($35+ Est.) 92 Points, grapelive

2016 Drew Family Cellars, Syrah, Perli Vineyard, Mendocino Ridge.
Of Drew’s latest releases you’ll find some amazing Pinot Noirs and Syrahs, that include this beautiful and richly flavored Perli Mendocino Ridge bottling, it seems the most forward of the three Syrahs on offer and lingers with studied elegance and freshness. The Perli Syrah by Jason Drew is one of the best examples of cool climate Syrah in northern California using California clones, which include McDowell and 877, grown at elevation, the Perli Vineyard is ten miles from the ocean, 2,200 feet up on a steep northeast-facing slope of thin oceanic soils. This site on a sunny ridge top is kept cool by Pacific winds, making wines, according to Drew, with immense structure, concentration and complexity, it has a different profile than some of Drew’s other Syrah offerings that are closer to the ocean and have Chave (Hermitage) selection clonal material. Typically for Perli, Drew used about 50% new oak and employs a bigger cask or “Puncheons” fermenting with about 50% whole cluster, that is done 100% native yeast, with gentile handling and punch downs before being raised in the cask where the wine is only gravity racked twice before bottling. Loaded with ripe black plum, vine picked berries, blueberry compote and briar/spiced currants this new release Perli Vineyard Syrah is compelling from the start, adding a dark floral tone to the inviting almost opaque purple/garnet hue in the glass, with air it adds a multi dimension and complex array of spice, licorice, mineral, meatiness, earth, mocha and just a faint subtle hint of toasty sweet oak. These 2016 also offer a lift of acidity that makes them a touch more light-footed in feel, but don’t let that fool you these are wines of wonderful inner beauty and density that will continue to develop and evolve on the coming decade, these are impressive wines, some of the very best in California.
($48 Est.) 93 Points, grapelive

2016 Cameron Winery, Rouge de Gris, Willamette Valley, Oregon.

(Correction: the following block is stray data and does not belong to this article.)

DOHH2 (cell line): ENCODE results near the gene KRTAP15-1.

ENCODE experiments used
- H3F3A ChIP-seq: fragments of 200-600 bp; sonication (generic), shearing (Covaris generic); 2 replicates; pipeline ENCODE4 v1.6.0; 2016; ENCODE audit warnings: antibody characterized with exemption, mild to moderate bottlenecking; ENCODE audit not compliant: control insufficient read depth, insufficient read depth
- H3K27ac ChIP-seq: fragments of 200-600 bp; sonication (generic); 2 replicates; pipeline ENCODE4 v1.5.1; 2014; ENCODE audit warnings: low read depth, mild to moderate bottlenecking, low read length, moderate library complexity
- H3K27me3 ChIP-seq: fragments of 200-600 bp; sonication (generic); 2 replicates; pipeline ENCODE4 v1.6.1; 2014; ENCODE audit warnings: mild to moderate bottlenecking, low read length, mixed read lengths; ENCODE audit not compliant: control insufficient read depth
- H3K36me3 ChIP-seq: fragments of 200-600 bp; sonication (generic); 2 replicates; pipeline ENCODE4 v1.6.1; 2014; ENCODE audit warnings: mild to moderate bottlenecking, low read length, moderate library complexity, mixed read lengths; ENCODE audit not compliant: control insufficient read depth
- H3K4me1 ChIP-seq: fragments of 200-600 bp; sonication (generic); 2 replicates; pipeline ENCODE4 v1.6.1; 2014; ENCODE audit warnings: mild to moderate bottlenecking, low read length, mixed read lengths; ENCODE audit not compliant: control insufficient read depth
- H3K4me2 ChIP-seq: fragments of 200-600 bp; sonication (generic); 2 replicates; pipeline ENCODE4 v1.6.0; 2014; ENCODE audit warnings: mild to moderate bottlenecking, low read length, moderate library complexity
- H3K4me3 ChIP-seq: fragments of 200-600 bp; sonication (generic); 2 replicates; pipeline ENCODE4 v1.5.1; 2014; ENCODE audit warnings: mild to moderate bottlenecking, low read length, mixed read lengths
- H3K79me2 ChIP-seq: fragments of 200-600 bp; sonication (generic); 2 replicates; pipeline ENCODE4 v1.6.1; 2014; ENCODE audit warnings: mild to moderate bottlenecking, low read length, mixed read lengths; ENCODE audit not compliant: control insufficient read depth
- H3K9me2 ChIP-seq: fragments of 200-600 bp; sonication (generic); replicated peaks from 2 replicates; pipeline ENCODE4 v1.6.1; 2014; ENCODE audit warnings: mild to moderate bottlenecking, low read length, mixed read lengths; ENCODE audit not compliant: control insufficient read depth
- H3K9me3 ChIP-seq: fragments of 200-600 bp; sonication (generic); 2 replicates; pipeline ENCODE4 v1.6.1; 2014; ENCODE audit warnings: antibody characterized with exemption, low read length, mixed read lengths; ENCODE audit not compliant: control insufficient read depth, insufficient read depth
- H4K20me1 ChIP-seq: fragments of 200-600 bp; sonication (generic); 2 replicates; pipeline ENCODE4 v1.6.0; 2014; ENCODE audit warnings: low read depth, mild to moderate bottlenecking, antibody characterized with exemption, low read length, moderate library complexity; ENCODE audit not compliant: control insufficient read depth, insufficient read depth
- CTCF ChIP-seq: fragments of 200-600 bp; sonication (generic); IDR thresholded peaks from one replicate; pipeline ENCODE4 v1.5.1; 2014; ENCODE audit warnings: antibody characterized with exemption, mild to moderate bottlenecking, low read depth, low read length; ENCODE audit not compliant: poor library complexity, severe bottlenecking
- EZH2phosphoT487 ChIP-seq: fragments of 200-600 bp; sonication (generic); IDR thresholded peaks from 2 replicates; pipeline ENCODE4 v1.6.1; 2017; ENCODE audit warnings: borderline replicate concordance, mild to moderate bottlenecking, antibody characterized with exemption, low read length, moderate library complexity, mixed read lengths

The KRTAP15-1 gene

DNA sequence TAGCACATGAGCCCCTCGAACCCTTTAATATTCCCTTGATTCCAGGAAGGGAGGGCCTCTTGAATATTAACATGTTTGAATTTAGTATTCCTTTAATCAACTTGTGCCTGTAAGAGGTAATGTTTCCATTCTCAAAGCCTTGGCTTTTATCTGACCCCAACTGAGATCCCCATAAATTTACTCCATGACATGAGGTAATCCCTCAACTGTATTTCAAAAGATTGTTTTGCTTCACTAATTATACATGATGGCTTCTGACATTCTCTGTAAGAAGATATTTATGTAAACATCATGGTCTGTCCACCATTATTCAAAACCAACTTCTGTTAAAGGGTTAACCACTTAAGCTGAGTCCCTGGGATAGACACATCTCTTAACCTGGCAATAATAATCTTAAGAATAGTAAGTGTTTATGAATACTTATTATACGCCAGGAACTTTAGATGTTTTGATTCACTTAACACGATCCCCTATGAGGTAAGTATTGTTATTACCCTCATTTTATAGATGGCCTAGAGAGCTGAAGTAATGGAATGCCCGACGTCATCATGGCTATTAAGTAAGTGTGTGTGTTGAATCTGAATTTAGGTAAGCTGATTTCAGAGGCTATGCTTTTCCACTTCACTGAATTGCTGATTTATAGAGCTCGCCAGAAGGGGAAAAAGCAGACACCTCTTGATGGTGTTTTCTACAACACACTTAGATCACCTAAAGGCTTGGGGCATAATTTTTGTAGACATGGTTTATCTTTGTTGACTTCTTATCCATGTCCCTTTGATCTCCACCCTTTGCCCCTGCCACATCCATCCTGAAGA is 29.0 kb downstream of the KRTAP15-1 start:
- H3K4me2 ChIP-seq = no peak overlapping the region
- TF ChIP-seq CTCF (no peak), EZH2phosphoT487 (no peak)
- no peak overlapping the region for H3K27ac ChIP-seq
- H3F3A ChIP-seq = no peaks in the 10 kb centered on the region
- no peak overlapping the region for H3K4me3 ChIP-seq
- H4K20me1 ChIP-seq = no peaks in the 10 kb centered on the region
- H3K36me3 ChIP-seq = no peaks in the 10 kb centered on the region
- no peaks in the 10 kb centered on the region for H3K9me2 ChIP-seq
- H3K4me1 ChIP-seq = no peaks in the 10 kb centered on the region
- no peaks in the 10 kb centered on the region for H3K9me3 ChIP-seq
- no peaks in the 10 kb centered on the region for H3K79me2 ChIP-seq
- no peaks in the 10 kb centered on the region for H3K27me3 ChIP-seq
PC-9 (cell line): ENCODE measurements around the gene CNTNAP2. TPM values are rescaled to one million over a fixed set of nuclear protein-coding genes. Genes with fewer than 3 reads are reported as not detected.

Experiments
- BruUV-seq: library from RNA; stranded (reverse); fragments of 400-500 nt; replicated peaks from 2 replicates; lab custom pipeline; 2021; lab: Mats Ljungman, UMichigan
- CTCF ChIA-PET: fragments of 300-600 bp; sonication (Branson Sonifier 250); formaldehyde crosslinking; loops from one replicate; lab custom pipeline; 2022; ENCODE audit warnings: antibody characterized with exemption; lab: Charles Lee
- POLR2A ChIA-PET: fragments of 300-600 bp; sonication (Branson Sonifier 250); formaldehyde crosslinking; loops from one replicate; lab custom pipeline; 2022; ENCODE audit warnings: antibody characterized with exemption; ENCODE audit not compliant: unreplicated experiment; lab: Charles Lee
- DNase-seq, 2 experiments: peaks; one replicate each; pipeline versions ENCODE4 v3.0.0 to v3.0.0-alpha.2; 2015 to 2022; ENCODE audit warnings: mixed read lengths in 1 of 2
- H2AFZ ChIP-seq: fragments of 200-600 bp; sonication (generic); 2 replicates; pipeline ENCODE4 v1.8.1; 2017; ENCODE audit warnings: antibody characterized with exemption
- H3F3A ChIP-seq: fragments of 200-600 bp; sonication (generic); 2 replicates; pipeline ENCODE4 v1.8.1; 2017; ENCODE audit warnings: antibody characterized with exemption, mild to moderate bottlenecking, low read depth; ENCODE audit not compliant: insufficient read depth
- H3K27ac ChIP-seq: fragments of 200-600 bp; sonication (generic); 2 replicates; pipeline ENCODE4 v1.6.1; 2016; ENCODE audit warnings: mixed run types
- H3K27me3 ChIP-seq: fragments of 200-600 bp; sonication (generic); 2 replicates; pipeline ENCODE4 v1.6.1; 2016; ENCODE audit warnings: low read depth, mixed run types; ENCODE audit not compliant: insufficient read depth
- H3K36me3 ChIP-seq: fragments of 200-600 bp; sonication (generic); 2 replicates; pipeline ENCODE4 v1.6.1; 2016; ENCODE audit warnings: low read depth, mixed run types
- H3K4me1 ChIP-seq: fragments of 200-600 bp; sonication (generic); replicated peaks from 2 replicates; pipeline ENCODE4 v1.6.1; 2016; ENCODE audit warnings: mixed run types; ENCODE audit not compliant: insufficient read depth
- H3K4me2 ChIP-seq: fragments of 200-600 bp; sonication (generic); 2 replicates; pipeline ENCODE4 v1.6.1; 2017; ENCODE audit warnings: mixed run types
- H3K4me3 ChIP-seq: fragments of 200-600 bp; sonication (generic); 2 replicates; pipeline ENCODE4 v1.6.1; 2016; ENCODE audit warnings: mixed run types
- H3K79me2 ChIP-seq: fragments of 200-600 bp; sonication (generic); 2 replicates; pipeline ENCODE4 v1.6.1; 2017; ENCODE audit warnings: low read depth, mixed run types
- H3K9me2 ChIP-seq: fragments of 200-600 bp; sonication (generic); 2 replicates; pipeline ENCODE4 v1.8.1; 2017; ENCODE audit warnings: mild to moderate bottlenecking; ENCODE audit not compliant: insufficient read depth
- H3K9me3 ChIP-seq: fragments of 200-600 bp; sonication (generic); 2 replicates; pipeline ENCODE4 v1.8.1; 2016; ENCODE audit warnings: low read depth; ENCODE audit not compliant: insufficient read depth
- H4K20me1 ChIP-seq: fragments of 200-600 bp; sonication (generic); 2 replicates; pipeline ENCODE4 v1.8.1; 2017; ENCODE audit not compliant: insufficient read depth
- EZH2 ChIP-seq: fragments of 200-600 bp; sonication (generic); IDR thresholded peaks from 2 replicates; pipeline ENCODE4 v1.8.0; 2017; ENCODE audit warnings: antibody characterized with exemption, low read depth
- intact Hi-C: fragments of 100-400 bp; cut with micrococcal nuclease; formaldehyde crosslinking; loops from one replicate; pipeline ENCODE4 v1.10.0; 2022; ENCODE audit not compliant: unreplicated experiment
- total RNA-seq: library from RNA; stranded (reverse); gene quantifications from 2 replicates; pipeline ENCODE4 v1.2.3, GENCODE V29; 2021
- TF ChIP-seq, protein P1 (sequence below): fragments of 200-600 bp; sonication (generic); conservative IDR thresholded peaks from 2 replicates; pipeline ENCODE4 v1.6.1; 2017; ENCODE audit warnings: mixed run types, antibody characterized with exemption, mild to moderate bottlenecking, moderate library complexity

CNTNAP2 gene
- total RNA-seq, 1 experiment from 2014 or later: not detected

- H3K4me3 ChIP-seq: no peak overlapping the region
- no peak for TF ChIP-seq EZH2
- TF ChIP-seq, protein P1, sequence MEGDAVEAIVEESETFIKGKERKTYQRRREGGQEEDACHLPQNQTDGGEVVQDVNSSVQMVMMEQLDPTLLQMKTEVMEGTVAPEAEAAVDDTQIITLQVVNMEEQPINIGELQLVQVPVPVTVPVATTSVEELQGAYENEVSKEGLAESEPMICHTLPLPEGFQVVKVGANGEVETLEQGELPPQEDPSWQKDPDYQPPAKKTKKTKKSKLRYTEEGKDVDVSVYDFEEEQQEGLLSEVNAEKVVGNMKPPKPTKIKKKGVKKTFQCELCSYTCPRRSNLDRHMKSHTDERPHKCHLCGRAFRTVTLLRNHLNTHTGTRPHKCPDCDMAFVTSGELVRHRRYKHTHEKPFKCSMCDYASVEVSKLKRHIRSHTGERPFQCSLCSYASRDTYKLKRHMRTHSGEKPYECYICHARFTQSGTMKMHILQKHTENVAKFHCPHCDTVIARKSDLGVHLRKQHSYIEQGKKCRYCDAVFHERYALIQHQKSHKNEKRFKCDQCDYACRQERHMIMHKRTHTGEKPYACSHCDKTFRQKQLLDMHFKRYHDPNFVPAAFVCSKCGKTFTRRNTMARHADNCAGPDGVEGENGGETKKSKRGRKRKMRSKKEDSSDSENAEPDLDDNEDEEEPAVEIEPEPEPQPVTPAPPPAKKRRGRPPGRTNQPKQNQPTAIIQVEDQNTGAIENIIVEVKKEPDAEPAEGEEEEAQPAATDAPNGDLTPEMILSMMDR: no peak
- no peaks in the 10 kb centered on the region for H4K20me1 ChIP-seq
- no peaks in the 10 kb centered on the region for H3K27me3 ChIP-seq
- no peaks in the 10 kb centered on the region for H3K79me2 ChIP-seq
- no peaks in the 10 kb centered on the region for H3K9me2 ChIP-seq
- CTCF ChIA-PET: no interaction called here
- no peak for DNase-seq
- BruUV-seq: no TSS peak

Cameron’s skin contact Pinot Gris is one of America’s best Orange wines, and it really gets all the pigment from these grapes making for a deeply colored wine, hence the name Rouge de Gris, which means red from grey in French. According to John Paul of the famed Oregon producer Cameron, this wine is dedicated to the late Stanko Radikon, who was one of Italy’s most iconic orange wine producers, and his son, Saša of Radikon Oslavia in Italy’s northeast near the border with Slovenia, who made Paul realize the potential locked up in the Pinot gris grape. Cameron, and winemaker John Paul, is also notable for being the leading member of the Deep Roots Coalition, as are Doug Tunnell of Brick House and Kelley Fox—it’s an organization of wineries that are committed to dry farming and Paul is considered one of the most thoughtful farmers in the Willamette Valley. This Pinot Gris comes from Cameron’s oldest vineyard is Abbey Ridge located high in the Dundee Hills at an elevation range of 500-700 feet, with the first vines were planted here back in 1976. Made to be served chilled the Rouge de Gris is fresh and vibrant showing lovely wild strawberries, minty herb, rose petal and touches of red citrus, peach and tart raspberry in a medium weight wine, it has a striking generosity and perception of lush detail before a subtle grippy savory side comes through that makes you aware of just how serious this wine is. I loved the 2015 version, but this riper vintage really turns this Rouge de Gris into a very complete offering, maybe taking it to the next level, as it is especially well crafted and drinks beautifully and gets even better when paired with Fall food choices and more robust cuisine. Cameron, known for their legendary Pinot Noir(s) like their estate Clos Electrique and Abbey Riddge bottlings also make some Italian inspired wines as well, somewhat under the radar and having a cult like following they can be hard to find, but are well worth searching out, be sure to look for this Rouge de Gris as well as John Paul’s Nebbiolo and his Friulano based white blend Giuliano, all of which just got released!